22. What JTV and Strats are you currently using in your comparisons? Having owned and played many Strats over the past 37 years, I do have a bit of an idea of what a strat sounds like. My current Strat is a 2008 American Deluxe V Neck. I also have owned a Variax 600 and still currently have a Variax 700 and a JTV69. The Strat model on my Variax 700 comes from Ron Huisen's "Patch Creativity Bundle". I replaced the Strat model on my Variax 600 and Variax 700 with that Strat model becuause Ron's version sounded more like my real Strats than the official Variax versions (which are what was in v1.9 on the JTV). I won't have to use Ron Huisen's Strat patch on my JTV69 with the HD modelling because it now sounds more like the Strat I currently own and the many other Strats that I've owned and played over the years. But, that's just me. I'm more than happy to let others prefer the stock v1.9 Strat, to each their own. However, I found the v1.9 Strat wasn't as accurate as Ron Huisen's patch, but I find that I don't need to alter the v2.0 Strat to get an accurate Strat sound out of it. I just wanted to clarify that I actually have, sitting right next to me, a Variax 700 with the equivalent of the v1.9 Strat (in the FACTORY bank) plus Ron Huisen's Strat patch (in the USER bank), a JTV69 with v2.0 firmware and a real live Fender Stratocaster for direct comparisons that I have made using a variety of real and modelled amps. Based on those comparisons, I find the JTV69 v2.0 firmware the most consistent with my real live Fender Stratocaster. Cheers, Crusty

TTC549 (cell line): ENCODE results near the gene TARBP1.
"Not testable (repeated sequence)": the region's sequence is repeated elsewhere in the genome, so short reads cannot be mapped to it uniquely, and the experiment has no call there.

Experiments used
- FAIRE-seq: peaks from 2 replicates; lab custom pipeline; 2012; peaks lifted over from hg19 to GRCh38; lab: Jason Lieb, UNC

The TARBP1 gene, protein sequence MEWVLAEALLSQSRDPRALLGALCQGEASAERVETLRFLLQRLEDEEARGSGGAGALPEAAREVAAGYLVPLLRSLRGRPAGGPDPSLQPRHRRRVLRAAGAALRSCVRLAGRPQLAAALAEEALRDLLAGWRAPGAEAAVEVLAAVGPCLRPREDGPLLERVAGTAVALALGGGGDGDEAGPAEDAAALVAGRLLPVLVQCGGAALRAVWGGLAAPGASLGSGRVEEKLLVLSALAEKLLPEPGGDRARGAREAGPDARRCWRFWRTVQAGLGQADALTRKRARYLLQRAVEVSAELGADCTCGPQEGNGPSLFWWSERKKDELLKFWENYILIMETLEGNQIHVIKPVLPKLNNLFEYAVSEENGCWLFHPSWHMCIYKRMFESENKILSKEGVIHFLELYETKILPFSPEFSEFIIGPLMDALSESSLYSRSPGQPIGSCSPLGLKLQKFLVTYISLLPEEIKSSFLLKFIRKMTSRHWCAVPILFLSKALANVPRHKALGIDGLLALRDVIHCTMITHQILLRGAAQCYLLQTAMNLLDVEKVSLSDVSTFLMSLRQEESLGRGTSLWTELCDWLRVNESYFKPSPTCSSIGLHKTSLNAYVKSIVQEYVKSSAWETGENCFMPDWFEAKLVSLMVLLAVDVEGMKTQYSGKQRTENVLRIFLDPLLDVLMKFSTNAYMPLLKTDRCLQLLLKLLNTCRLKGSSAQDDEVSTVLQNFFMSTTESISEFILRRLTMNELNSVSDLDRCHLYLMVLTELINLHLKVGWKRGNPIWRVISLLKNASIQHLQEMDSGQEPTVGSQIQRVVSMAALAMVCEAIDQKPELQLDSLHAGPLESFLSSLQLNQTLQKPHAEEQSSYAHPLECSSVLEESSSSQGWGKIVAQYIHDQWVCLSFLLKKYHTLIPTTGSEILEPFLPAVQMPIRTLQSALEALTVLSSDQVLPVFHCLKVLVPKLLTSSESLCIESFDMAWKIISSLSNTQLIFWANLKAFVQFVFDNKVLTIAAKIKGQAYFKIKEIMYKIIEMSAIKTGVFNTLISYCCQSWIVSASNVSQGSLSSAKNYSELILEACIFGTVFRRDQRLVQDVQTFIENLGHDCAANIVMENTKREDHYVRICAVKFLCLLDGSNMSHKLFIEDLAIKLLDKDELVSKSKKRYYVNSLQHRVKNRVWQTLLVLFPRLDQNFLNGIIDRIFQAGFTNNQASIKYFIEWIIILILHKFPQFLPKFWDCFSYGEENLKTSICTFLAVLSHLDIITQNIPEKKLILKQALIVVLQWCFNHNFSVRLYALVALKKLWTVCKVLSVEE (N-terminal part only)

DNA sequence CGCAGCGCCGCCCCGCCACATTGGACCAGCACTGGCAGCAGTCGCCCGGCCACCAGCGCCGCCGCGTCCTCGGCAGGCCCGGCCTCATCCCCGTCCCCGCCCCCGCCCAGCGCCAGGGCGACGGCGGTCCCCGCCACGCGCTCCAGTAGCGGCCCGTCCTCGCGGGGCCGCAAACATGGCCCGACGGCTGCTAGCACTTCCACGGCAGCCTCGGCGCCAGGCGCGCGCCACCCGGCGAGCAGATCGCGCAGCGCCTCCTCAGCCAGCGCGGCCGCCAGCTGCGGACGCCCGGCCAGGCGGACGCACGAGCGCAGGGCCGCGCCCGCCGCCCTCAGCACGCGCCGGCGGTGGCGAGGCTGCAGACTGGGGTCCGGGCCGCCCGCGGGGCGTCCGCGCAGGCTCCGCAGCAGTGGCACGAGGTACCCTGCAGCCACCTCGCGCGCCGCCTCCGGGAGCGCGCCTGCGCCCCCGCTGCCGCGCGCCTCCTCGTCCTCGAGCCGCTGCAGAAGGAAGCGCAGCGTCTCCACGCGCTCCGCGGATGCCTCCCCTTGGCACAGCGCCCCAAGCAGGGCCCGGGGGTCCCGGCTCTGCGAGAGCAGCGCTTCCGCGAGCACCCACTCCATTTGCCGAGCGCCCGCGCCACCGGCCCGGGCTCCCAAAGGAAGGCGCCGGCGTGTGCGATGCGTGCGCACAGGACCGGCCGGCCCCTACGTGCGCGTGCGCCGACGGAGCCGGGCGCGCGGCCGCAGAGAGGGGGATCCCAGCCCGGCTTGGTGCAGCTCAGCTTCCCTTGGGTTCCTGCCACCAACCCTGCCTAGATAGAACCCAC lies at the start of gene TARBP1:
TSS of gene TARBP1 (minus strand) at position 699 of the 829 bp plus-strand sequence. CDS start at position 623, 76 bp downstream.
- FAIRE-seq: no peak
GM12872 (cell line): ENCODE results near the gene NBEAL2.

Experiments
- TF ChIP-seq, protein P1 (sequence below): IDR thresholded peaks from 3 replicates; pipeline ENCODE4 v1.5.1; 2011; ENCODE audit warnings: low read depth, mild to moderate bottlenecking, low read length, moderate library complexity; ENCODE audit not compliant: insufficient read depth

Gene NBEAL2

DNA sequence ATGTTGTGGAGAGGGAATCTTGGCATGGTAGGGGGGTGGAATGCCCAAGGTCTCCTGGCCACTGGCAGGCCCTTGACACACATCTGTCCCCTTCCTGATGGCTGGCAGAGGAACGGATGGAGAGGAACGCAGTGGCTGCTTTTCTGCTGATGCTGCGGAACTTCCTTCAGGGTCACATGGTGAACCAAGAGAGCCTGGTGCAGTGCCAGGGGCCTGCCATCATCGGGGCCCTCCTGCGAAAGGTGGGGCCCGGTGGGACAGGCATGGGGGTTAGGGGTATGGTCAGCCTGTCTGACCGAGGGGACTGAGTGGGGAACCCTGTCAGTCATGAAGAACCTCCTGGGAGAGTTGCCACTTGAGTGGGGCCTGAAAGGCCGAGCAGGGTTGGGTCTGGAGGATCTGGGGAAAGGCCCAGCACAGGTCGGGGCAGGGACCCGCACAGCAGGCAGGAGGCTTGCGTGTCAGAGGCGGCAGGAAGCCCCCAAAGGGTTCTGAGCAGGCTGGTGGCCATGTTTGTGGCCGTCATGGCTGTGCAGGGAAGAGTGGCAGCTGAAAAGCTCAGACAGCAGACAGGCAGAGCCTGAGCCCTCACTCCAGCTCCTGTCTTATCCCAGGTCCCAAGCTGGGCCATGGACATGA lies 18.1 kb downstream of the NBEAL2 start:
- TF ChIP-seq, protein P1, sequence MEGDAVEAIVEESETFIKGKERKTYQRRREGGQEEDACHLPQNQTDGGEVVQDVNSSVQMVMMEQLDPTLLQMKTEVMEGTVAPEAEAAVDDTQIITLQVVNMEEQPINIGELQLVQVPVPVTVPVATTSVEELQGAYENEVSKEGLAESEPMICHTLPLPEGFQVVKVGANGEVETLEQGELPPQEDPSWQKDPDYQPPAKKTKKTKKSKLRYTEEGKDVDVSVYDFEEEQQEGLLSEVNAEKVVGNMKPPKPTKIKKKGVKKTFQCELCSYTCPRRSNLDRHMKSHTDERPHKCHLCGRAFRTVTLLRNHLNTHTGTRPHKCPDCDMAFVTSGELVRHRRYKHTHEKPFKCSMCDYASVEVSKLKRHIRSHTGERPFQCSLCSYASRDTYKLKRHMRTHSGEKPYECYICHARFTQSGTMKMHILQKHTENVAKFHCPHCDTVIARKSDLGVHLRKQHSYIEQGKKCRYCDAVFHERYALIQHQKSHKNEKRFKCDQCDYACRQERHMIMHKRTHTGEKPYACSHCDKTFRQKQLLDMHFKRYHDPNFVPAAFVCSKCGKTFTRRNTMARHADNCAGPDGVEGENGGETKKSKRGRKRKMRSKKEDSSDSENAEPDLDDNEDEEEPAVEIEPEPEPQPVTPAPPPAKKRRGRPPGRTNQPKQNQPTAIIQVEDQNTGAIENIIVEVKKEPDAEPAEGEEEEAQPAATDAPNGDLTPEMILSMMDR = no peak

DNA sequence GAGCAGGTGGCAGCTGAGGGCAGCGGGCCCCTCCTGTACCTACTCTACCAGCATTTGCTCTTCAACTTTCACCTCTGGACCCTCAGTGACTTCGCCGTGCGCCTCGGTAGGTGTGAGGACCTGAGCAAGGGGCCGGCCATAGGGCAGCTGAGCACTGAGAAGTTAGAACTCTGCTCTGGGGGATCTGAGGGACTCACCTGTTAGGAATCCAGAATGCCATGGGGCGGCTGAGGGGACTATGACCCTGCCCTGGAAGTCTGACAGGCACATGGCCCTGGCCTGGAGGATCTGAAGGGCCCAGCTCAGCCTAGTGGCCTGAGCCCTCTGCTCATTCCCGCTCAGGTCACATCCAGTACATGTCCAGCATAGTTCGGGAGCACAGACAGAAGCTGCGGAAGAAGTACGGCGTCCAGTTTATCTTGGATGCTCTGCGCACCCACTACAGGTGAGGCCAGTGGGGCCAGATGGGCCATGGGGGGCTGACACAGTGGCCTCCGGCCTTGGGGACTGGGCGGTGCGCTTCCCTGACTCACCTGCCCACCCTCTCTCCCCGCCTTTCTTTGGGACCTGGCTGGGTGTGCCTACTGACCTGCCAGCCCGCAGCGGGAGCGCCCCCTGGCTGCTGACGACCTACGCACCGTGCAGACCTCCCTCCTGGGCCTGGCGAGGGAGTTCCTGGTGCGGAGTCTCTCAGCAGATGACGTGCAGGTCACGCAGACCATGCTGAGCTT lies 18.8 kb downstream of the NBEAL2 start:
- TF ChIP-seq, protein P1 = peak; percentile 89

23. So, at a gig, while playing a Variax with v2.0 firmware, how many members of the audience are going to walk out and demand a refund because they prefer the sounds of the v1.9 firmware? Just asking. :P Cheers, Crusty
  24. I'm often flummoxed by comments like this. The aim of the modelling is to sound like the real thing, not some caricature or derivative of the real thing. Similar comments have been made in the past about the amp modelling, where people have preferred sanitised amp modelling rather than "warts and all" amp modelling where some chariteristics of the modelling (e.g. power capacitor bleed) were acurately included in the modelling, but people wanted those true characteristics removed. If people prefer to have a Strat model that doesn't actually sound like a Strat, where does that leave those who do want the modelling to accurately reproduce the true sound of the real thing? I recognise that it's all about preferences and individual tastes, but if the aim is to reproduce the sound of a real Strat and people struggle to differentiate the two, then I belive the modelling has achieved its goal. BTW, I have an American Deluxe Strat and the Variax does a great job of sounding plenty Stratty to me. Cheers, Crusty
  25. Good to hear, that one in the YouTube video is a train wreck (and I don't mean a train wreck brand amp). That amp had some serous problem. Cheers, Crusty